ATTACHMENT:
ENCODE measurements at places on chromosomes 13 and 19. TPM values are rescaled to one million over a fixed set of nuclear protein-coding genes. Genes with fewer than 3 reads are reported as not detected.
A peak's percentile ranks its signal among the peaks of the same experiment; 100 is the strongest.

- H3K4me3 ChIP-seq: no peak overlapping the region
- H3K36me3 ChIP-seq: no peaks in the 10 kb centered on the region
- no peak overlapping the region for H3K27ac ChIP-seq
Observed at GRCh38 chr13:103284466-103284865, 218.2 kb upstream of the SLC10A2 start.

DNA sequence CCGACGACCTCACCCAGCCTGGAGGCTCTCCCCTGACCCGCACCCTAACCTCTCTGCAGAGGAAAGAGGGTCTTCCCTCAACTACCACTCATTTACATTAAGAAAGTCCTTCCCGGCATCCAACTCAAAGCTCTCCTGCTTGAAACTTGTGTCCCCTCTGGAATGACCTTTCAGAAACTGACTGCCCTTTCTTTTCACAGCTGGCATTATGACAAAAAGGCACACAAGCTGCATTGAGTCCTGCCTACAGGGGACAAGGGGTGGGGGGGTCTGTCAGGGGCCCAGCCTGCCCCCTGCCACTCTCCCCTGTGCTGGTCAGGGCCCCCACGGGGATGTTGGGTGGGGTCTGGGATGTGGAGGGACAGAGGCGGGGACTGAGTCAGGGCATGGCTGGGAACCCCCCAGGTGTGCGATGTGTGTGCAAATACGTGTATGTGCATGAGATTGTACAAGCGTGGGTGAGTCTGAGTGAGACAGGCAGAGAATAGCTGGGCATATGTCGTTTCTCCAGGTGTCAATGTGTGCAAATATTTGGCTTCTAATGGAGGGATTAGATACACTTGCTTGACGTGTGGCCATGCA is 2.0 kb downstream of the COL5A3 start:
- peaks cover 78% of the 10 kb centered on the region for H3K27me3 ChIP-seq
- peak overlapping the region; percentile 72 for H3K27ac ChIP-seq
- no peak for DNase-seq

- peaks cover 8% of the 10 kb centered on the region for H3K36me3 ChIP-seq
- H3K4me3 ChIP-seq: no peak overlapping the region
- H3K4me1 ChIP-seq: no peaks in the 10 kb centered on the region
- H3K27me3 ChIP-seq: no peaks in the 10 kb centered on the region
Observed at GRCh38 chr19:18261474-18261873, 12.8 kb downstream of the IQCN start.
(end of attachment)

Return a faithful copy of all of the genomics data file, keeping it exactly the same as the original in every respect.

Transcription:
ENCODE measurements at places on chromosomes 13 and 19. TPM values are rescaled to one million over a fixed set of nuclear protein-coding genes. Genes with fewer than 3 reads are reported as not detected.
A peak's percentile ranks its signal among the peaks of the same experiment; 100 is the strongest.

- H3K4me3 ChIP-seq: no peak overlapping the region
- H3K36me3 ChIP-seq: no peaks in the 10 kb centered on the region
- no peak overlapping the region for H3K27ac ChIP-seq
Observed at GRCh38 chr13:103284466-103284865, 218.2 kb upstream of the SLC10A2 start.

DNA sequence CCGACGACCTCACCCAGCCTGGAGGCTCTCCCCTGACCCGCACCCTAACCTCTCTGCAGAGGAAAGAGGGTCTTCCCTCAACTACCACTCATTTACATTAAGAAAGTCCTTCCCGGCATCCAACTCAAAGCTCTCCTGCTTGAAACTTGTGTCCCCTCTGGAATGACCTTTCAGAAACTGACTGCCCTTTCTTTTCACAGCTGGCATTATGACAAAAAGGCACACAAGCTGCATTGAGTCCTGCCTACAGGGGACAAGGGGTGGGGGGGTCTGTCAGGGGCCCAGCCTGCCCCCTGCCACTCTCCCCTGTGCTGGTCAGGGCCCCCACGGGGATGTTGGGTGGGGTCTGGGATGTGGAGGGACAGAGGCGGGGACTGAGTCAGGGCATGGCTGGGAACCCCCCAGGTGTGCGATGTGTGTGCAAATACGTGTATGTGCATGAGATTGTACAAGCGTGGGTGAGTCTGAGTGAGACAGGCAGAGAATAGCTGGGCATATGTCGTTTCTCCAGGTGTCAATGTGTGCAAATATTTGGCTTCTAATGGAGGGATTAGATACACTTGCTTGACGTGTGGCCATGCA is 2.0 kb downstream of the COL5A3 start:
- peaks cover 78% of the 10 kb centered on the region for H3K27me3 ChIP-seq
- peak overlapping the region; percentile 72 for H3K27ac ChIP-seq
- no peak for DNase-seq

- peaks cover 8% of the 10 kb centered on the region for H3K36me3 ChIP-seq
- H3K4me3 ChIP-seq: no peak overlapping the region
- H3K4me1 ChIP-seq: no peaks in the 10 kb centered on the region
- H3K27me3 ChIP-seq: no peaks in the 10 kb centered on the region
Observed at GRCh38 chr19:18261474-18261873, 12.8 kb downstream of the IQCN start.